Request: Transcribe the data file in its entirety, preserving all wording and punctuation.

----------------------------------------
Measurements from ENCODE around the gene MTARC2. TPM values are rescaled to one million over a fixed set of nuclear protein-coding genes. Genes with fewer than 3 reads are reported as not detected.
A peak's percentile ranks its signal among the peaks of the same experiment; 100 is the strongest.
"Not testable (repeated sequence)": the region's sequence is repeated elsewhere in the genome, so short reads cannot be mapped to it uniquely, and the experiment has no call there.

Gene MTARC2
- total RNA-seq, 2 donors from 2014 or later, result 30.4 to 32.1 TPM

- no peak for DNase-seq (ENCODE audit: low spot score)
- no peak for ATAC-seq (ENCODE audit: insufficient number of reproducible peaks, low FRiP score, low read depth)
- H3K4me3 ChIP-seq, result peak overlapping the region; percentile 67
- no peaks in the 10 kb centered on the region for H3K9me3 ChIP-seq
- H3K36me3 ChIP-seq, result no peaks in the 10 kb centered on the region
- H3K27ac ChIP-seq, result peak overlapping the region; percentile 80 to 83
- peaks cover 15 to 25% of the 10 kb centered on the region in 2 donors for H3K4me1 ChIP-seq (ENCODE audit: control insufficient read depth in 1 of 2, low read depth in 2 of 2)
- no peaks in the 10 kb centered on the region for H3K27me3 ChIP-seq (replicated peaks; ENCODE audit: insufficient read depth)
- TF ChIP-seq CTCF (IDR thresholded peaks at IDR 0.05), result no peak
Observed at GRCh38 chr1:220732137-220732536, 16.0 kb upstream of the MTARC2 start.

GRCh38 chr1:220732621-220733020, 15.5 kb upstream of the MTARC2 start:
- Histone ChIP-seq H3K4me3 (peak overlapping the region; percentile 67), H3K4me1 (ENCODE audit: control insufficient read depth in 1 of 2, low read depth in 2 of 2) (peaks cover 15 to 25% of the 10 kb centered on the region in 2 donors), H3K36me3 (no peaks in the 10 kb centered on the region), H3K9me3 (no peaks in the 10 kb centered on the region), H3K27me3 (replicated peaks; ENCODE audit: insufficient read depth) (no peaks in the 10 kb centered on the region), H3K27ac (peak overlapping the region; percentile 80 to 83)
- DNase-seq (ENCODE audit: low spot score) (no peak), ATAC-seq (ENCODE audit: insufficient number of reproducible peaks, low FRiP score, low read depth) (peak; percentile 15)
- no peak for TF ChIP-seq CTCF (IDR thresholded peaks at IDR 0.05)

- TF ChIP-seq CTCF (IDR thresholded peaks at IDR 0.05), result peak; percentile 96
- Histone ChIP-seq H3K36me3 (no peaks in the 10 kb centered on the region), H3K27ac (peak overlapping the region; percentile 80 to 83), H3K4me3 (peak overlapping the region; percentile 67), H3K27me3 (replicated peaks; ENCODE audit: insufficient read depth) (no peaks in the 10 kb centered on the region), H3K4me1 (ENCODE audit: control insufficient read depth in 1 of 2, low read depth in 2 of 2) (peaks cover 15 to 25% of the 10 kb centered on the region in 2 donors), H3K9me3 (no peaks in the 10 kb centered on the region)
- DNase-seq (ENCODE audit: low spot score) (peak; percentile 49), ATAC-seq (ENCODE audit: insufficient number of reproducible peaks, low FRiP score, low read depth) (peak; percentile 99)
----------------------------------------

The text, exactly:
Measurements from ENCODE around the gene MTARC2. TPM values are rescaled to one million over a fixed set of nuclear protein-coding genes. Genes with fewer than 3 reads are reported as not detected.
A peak's percentile ranks its signal among the peaks of the same experiment; 100 is the strongest.
"Not testable (repeated sequence)": the region's sequence is repeated elsewhere in the genome, so short reads cannot be mapped to it uniquely, and the experiment has no call there.

Gene MTARC2
- total RNA-seq, 2 donors from 2014 or later, result 30.4 to 32.1 TPM

- no peak for DNase-seq (ENCODE audit: low spot score)
- no peak for ATAC-seq (ENCODE audit: insufficient number of reproducible peaks, low FRiP score, low read depth)
- H3K4me3 ChIP-seq, result peak overlapping the region; percentile 67
- no peaks in the 10 kb centered on the region for H3K9me3 ChIP-seq
- H3K36me3 ChIP-seq, result no peaks in the 10 kb centered on the region
- H3K27ac ChIP-seq, result peak overlapping the region; percentile 80 to 83
- peaks cover 15 to 25% of the 10 kb centered on the region in 2 donors for H3K4me1 ChIP-seq (ENCODE audit: control insufficient read depth in 1 of 2, low read depth in 2 of 2)
- no peaks in the 10 kb centered on the region for H3K27me3 ChIP-seq (replicated peaks; ENCODE audit: insufficient read depth)
- TF ChIP-seq CTCF (IDR thresholded peaks at IDR 0.05), result no peak
Observed at GRCh38 chr1:220732137-220732536, 16.0 kb upstream of the MTARC2 start.

GRCh38 chr1:220732621-220733020, 15.5 kb upstream of the MTARC2 start:
- Histone ChIP-seq H3K4me3 (peak overlapping the region; percentile 67), H3K4me1 (ENCODE audit: control insufficient read depth in 1 of 2, low read depth in 2 of 2) (peaks cover 15 to 25% of the 10 kb centered on the region in 2 donors), H3K36me3 (no peaks in the 10 kb centered on the region), H3K9me3 (no peaks in the 10 kb centered on the region), H3K27me3 (replicated peaks; ENCODE audit: insufficient read depth) (no peaks in the 10 kb centered on the region), H3K27ac (peak overlapping the region; percentile 80 to 83)
- DNase-seq (ENCODE audit: low spot score) (no peak), ATAC-seq (ENCODE audit: insufficient number of reproducible peaks, low FRiP score, low read depth) (peak; percentile 15)
- no peak for TF ChIP-seq CTCF (IDR thresholded peaks at IDR 0.05)

- TF ChIP-seq CTCF (IDR thresholded peaks at IDR 0.05), result peak; percentile 96
- Histone ChIP-seq H3K36me3 (no peaks in the 10 kb centered on the region), H3K27ac (peak overlapping the region; percentile 80 to 83), H3K4me3 (peak overlapping the region; percentile 67), H3K27me3 (replicated peaks; ENCODE audit: insufficient read depth) (no peaks in the 10 kb centered on the region), H3K4me1 (ENCODE audit: control insufficient read depth in 1 of 2, low read depth in 2 of 2) (peaks cover 15 to 25% of the 10 kb centered on the region in 2 donors), H3K9me3 (no peaks in the 10 kb centered on the region)
- DNase-seq (ENCODE audit: low spot score) (peak; percentile 49), ATAC-seq (ENCODE audit: insufficient number of reproducible peaks, low FRiP score, low read depth) (peak; percentile 99)